The conference program can be downloaded here: ASCEPT-APSA FINAL PROGRAM
Abstracts can be viewed by clicking on the links below. The abstract number is indicated in the conference program as a purple number after each presentation title.
ASCEPT-APSA Oral Abstracts 100-201
ASCEPT-APSA Oral Abstracts 202 – 330
ASCEPT-APSA Poster Abstracts 400-486
ASCEPT-APSA Poster Abstracts 487-569
ASCEPT-APSA Poster Abstracts 570-644
Summary of Conference Symposia
Drug Transporters in Clinical Pharmacokinetics and Drug-Drug Interactions
Drug transporters are increasingly recognised as key determinants of the safety and efficacy of medicines. There is currently considerable research effort focussing on understanding the role that transporters play in mediating clinically significant drug-drug interactions. This symposium will provide an update on advances in knowledge and experimental systems related to drugs transporters with a focus on aspects of drug development and clinical pharmacology.
The Yin and Yang of Novel Receptor Drug Discovery Paradigms
Traditional approaches to receptor-based drug discovery, efficacy validation and safety profiling have relied on a relatively narrow focus on canonical signalling pathways linked to a given drug target. However, recent years have witnessed a dramatic change in our views of cellular signalling due to the discovery of allosteric receptor modulation and pathway (receptor conformation)-biased signalling. These novel paradigms of drug action promise to yield more selective and effective medicines, but the extent to which they contribute to unappreciated off-target drug effects is essentially unknown. This symposium will present state-of-the art studies ranging from cellular to in vivo disease models, with a view to illustrating both the promise and the pitfalls associated with discovering safer medicines exploiting these novel mechanisms of action.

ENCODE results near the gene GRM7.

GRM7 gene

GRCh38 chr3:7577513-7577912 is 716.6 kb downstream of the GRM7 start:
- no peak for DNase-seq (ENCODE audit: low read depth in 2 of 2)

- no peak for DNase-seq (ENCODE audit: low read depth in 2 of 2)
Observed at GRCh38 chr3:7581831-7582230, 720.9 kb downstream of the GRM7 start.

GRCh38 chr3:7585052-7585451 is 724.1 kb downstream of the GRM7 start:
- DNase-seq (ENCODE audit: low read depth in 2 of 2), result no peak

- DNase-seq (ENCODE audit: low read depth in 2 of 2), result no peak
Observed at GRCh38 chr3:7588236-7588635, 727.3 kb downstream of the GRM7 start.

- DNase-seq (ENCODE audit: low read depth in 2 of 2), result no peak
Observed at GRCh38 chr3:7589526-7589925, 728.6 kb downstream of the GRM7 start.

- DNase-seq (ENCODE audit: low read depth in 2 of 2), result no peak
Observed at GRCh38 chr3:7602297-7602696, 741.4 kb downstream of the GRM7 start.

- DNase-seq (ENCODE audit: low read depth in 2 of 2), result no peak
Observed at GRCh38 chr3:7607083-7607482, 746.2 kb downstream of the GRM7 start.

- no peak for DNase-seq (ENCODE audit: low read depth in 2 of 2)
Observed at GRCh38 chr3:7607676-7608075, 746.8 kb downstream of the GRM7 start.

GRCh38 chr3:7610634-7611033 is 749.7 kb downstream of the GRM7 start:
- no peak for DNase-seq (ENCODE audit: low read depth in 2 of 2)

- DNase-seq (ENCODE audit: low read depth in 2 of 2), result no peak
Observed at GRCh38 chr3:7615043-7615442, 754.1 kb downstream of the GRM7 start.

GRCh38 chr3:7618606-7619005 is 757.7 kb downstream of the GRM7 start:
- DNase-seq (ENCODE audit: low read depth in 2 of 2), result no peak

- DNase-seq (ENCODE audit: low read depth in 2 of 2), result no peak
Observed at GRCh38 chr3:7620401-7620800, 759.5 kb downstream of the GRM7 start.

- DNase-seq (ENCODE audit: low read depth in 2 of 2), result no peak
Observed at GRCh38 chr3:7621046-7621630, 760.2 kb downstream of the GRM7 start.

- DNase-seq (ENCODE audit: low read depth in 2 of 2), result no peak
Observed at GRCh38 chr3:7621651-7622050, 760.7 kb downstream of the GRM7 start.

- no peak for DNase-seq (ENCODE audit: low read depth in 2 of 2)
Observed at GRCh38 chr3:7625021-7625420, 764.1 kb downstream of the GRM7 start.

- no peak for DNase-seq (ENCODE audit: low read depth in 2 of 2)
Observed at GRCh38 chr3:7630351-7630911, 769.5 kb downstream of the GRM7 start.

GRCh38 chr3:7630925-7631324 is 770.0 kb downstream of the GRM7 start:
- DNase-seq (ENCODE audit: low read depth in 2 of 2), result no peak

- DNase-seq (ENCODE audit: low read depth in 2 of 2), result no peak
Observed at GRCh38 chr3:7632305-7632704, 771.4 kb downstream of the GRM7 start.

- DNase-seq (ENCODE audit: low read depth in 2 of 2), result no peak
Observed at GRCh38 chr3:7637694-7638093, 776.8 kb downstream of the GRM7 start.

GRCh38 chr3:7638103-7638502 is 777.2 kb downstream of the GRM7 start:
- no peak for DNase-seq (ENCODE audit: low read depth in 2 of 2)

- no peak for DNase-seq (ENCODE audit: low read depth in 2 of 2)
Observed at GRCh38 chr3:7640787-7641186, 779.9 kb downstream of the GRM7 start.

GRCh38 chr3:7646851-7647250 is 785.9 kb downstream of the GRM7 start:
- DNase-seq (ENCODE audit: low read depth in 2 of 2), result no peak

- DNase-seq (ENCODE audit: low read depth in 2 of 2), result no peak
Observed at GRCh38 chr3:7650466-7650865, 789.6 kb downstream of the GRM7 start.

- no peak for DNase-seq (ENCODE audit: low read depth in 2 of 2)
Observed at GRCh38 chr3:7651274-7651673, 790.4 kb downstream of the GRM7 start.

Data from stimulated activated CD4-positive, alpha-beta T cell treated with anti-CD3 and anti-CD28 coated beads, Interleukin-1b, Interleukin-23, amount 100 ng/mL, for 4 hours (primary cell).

Emerging Trends in Dose Individualisation in Clinical Practice
This symposium will promote the use of best-practice dose individualisation (Therapeutic Drug Monitoring) by focussing on Bayesian and/or other PK modelling approaches being applied in clinical practice and the application of pharmacogenomic information in the clinical setting. Panel discussion with audience participation in considering current hindrances/limitations to the application of these approaches, with potential solutions, will also be provided.
The Patient Journey